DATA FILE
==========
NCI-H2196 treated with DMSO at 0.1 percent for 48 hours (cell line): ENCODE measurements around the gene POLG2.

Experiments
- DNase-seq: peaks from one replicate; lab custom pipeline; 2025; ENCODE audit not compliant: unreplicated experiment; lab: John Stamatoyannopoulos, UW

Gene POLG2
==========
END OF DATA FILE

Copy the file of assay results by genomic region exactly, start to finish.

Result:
NCI-H2196 treated with DMSO at 0.1 percent for 48 hours (cell line): ENCODE measurements around the gene POLG2.

Experiments
- DNase-seq: peaks from one replicate; lab custom pipeline; 2025; ENCODE audit not compliant: unreplicated experiment; lab: John Stamatoyannopoulos, UW

Gene POLG2